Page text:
HBS Asks Admitted Students To Take ‘Leap Of Faith’ & Start This Fall

Warm light glows invitingly from inside Harvard Business School on a cold, winter evening..

Harvard Business School

“It’s a leap of faith. But if I were a betting person from what I know and what I’ve seen, I would bet on us.”

That was the pitch by Jana Kierstead, executive director of MBA and doctoral programs at Harvard Business School, to nearly 800 admitted students on a webinar hosted by the school today (April 28). Kierstead was joined by HBS Dean Nitin Nohria and HBS Managing Director of MBA Admissions and Financial Aid Chad Losee. A few days after the school announced it would allow applicants admitted into its full-time MBA program this fall to apply for a deferral, the three leaders got on a phone call to address questions from admits. A recording of the hour-long phone call was obtained by Poets&Quants.

“I really do think this is a moment in which people have to make a leap of faith of any kind. Because if you don’t choose to come to us, you’re making a different kind of a leap of faith,” Nohria added during the phone call, half of which was spent answering questions while the remainder of the time was invested in pep-talk to encourage admitted students to enroll this fall instead of deferring. “Every person on this call will have to make some leap of faith about their own developmental journey of leaders,” Nohria continued.

Jana Kierstead, Executive Director of MBA and Doctoral Programs at Harvard Business School. HBS photo


On April 24th, Harvard announced it would offer admitted applicants the opportunity to apply for a deferral between May 15 and June 1. At the time, the school said that if too many admitted students applied for the deferral, some students might end up getting deferred for two years instead of just one. In the announcement, which came in an email from Nohrin and Angela Crispi, the executive dean for administration at HBS, administrators said they hope to open campus by the time students arrive this fall but they were also preparing for online or blended classes.

The announcement created anxiety for many admitted applicants, particularly those from outside the U.S. With most consulates closed or declining to process students visas, many international admits worry whether they will even be able to legally live in the U.S. by this fall. “We don’t know for our international students when visa processing will be open,” Kierstead acknowledged on the call. But, Losee said, “We’re committed to having you to have an option to start if there is not a visa.”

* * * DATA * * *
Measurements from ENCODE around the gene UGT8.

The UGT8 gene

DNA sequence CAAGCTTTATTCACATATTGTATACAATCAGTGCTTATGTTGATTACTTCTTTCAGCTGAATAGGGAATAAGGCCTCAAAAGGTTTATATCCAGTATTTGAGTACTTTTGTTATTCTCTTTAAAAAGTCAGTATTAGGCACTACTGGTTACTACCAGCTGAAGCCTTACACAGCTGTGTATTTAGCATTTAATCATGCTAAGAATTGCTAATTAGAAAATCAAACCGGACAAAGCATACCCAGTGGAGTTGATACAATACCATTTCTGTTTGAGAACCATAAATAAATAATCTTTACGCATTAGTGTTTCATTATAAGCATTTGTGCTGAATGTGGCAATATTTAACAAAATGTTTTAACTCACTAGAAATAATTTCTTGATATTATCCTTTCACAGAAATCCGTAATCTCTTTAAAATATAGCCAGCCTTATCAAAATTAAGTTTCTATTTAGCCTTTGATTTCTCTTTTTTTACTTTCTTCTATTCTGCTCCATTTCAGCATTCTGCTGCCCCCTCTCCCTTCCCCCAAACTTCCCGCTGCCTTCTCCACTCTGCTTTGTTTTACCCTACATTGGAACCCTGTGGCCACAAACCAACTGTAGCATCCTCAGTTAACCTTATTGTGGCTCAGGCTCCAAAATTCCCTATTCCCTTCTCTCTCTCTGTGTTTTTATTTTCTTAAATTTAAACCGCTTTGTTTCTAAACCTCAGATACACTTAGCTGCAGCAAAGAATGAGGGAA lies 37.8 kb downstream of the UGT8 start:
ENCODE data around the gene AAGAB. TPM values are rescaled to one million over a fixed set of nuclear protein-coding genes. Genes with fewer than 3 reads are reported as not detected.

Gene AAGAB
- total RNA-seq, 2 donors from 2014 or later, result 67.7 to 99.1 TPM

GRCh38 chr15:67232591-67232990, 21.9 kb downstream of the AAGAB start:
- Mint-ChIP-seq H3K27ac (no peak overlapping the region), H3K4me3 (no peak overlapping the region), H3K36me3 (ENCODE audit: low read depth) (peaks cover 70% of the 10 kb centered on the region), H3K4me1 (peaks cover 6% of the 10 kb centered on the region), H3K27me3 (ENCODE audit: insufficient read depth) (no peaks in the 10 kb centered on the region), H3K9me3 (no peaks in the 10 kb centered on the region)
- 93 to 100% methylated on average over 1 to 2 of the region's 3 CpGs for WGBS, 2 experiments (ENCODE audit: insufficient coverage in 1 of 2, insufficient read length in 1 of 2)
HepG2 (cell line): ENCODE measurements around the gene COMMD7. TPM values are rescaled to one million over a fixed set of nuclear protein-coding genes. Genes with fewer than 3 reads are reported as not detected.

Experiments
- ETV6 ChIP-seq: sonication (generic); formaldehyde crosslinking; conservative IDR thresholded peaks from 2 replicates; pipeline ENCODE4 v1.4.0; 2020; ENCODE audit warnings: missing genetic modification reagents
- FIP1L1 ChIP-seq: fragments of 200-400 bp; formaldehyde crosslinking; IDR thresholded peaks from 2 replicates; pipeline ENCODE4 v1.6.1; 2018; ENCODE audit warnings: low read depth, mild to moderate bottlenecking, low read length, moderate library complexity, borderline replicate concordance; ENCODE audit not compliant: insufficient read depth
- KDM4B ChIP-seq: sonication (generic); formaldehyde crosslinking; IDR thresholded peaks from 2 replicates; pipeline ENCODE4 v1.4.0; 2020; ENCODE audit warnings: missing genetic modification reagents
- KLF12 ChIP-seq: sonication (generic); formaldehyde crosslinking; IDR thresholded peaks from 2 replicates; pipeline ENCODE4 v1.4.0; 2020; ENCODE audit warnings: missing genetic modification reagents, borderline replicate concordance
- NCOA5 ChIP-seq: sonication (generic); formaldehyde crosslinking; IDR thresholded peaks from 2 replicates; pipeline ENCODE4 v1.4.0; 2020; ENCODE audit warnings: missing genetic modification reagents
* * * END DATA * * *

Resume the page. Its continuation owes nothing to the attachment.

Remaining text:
Plus, admitted students — both domestic and international — have been skeptical of starting a degree online or even in a blended format. The concern generated “over 200 pages of questions,” leading up to today’s webinar, Losee said at the beginning of the call.


The trio first acknowledged how uncertain a time it is due to the global pandemic. Nohria noted that he didn’t even plan on being in the role of dean past commencement but has decided to stay on to lead the school through the coronavirus pandemic. “Like many of you, my plans also have to be reevaluated at this time,” Nohria admitted. “I don’t have any better understanding than any of you as to how this year will unfold for the world or how this will unfold for any organization you might be a part of today.

“There’s never been a time when I’ve felt more committed to the mission of our business school and more committed to the leadership that I’ve had to exercise on behalf of the school,” Nohria continued. “These are not moments that you look for in your life. But when these moments come, I think these are the times you have to lean-in as a leader.”